It was the occasion of him meeting my family for the first time – my lovely big family,lots and lots of cousins… There was a big family party because it was Aunty Audrey’s 70th birthday. Bari and I had been together for just over a month and I was staying at another aunty’s house. Bari rang to chat to me,and my uncle invited him to come and join the party. It was true love so Bari immediately leapt into his car and within a couple of hours he was with us.

He was welcomed into the family, and my uncle asked him what he would like to drink… gin and tonic, Bari replied. No you won’t, you’ll have whisky… And my uncle poured him some Clynelish… that was 1990… Bari, now my husband has loved whisky – and whiskey ever since.

And tonight we are on Jura…

Bushmills… whiskey…

It’s St Patrick’s Day, and what else should we drink to celebrate but Guinness and Irish whiskey? We had Guinness at the pub and now we are home we have a couple of fingers of Bushmills whiskey. Bushmills is the oldest distillery in Ireland, dating back to 1608, and the reason it is such a fine whiskey is the water… water form the River Bush.  The River Bush is 33½ miles long and rises in the Antrim Hills at nearly 1600ft above sea level. it flows into the sea at Portballintrae, just by the golf course, and that is where I took my featured image.

 

Pimm’s o’clock

There is nothing nicer on a warm summer evening… or afternoon… or lunchtime… or any particular time to have a glass of Pimms. Pimms is a fabulous drink, a secret recipe of an alcohol base with flavourings which are difficult to identify but combine together to be utterly delicious. It is technically a fruit cup, and is mixed with a soft drink such as soda water, lemonade, tonic water… something with a bit of fizz, and then add whatever fruit you have to hand, such as strawberries, apples, slice of lemon or orange, along with cucumber and mint, to make a delightful drink. It is a feature of our family holidays, where before dinner in the evening glasses of Pimm’s are served, as well as gin and tonic for those who don’t care for it.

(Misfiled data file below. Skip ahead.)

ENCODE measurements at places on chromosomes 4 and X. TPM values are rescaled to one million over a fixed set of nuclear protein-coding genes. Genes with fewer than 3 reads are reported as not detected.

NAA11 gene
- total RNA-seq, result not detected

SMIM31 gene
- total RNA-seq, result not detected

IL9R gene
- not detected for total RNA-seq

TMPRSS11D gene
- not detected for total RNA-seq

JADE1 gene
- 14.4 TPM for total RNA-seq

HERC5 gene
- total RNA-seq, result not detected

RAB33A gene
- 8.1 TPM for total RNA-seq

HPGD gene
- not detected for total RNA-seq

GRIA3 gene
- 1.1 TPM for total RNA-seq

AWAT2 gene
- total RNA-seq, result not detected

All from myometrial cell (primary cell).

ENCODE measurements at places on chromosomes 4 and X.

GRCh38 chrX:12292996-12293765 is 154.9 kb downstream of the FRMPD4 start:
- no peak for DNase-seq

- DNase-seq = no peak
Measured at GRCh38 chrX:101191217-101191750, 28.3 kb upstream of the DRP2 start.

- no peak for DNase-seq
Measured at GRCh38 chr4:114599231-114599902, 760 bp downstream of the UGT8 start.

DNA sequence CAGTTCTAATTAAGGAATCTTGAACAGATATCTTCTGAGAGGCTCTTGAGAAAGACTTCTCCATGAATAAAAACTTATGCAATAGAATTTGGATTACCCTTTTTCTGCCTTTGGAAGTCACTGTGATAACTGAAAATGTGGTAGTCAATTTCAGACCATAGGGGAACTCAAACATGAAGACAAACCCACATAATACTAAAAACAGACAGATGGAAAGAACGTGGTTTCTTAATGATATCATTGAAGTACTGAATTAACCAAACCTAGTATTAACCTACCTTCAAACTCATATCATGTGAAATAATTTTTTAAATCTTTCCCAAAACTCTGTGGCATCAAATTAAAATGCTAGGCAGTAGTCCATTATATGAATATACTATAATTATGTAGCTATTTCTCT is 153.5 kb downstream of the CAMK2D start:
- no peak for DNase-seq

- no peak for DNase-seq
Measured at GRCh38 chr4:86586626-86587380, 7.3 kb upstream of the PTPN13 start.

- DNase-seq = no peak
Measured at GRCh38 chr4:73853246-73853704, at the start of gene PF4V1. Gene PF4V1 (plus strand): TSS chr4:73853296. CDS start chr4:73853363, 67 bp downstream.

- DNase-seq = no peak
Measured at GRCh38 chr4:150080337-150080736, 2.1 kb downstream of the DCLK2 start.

Pimm’s was the inspired creation of James Pimm, who was born in 1798, the son of a tenant farmer. He moved to London and it was in 1823 that he created a cocktail to serve with the fish on offer in the oyster bar he owned. His first ‘recipe’ was called his Number 1 cup, because that was the size of the little tankard he served it in. later cups were introduced using different liquors from the original gin in the No 1 Cup.

Other ‘Cups’ are:

  • Pimm’s No. 2 Cup which is no longer produced had Scotch whisky as it’s alcohol component
  • Pimm’s No. 3 Cup only remains in  a version known as Pimm’s Winter Cup, and is brandy infused with spices and orange peel
  • Pimm’s No. 4 Cup is no longer on the market and the alcohol in it was  rum
  • Pimm’s No. 5 Cup also no longer available but was based on rye whiskey
  • Pimm’s No. 6 Cup’s  vodka based

 

 

Sloe gin update…

The sloe gin has been tried! The flavour is good… but not quite as intense as I’d hoped; I think there needs to be a fraction more sugar… and I noticed that we’d only used 35% gin… oops… I think with an extra few % it would have made a big difference.

On the other hand, the marmalade gin, made with our own ‘barmalade’,  made by my husband Bari, is fab! That definitely is the winner… we tried the cherry gin… hmm, rather strange… either the cherries were not ripe enough, or there was not enough sugar, or it was the wrong sort of gin – we used Geneva for this. Still to go… mixed fruit from 1996, raspberry from 2012, and something with a blurry label… could be almost anything, but fruit of some description!

OK, back to the testing… It’s a hard life…